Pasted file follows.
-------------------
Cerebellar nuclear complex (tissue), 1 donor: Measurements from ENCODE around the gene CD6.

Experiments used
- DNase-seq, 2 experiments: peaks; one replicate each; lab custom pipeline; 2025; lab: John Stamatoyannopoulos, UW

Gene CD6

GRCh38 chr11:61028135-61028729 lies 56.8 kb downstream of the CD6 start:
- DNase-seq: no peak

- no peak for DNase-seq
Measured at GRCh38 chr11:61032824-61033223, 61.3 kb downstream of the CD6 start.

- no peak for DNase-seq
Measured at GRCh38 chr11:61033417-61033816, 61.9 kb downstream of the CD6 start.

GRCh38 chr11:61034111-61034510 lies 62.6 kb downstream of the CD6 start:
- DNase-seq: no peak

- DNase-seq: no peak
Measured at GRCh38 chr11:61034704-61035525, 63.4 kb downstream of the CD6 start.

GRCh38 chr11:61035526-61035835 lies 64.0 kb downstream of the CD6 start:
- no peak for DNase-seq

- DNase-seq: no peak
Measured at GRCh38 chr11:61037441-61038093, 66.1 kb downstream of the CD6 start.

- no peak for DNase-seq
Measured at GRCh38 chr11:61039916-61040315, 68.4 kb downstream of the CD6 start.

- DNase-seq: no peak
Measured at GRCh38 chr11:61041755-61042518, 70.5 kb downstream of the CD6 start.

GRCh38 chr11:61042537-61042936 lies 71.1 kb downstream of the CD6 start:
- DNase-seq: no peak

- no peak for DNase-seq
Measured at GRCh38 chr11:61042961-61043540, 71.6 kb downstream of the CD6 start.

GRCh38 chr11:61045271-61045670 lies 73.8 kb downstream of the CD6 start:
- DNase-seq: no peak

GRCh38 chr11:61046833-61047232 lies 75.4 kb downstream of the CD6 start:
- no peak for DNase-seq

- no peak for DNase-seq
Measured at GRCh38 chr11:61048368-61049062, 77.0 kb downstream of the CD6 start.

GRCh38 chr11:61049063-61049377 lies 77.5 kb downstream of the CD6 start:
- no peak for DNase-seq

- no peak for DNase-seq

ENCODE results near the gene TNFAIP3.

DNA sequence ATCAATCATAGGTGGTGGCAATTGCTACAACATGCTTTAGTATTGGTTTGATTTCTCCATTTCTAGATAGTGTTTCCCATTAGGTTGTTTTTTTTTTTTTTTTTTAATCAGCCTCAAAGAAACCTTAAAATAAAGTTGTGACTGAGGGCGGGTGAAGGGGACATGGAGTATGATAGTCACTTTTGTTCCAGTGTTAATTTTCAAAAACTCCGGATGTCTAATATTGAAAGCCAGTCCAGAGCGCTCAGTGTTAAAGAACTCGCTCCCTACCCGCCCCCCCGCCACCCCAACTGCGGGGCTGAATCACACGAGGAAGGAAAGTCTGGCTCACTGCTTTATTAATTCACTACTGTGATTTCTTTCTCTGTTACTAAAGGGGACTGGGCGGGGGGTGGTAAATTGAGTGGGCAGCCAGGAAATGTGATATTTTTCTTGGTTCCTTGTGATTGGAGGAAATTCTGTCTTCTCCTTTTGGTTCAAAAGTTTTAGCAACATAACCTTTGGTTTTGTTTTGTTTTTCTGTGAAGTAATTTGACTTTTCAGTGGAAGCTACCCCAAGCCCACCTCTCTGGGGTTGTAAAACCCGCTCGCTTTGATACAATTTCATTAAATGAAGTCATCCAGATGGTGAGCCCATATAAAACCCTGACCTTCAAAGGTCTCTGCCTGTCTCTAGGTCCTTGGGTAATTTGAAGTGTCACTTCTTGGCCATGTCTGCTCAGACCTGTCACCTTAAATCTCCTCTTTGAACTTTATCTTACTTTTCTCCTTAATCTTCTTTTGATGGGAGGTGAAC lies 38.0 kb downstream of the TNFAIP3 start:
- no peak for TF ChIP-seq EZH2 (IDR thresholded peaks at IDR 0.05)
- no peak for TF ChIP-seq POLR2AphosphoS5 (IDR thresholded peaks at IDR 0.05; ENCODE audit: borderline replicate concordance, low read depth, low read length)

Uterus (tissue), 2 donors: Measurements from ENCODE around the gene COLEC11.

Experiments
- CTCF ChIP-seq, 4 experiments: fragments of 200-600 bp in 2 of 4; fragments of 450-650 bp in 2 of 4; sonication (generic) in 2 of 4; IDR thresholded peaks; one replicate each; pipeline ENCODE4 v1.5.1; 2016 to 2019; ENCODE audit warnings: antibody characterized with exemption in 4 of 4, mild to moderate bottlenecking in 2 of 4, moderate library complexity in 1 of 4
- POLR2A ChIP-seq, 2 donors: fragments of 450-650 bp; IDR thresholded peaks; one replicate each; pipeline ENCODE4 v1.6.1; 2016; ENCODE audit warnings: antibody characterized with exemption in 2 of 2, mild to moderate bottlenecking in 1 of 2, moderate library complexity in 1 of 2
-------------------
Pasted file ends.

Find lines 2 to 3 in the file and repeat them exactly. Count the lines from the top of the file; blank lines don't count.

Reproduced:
Experiments used
- DNase-seq, 2 experiments: peaks; one replicate each; lab custom pipeline; 2025; lab: John Stamatoyannopoulos, UW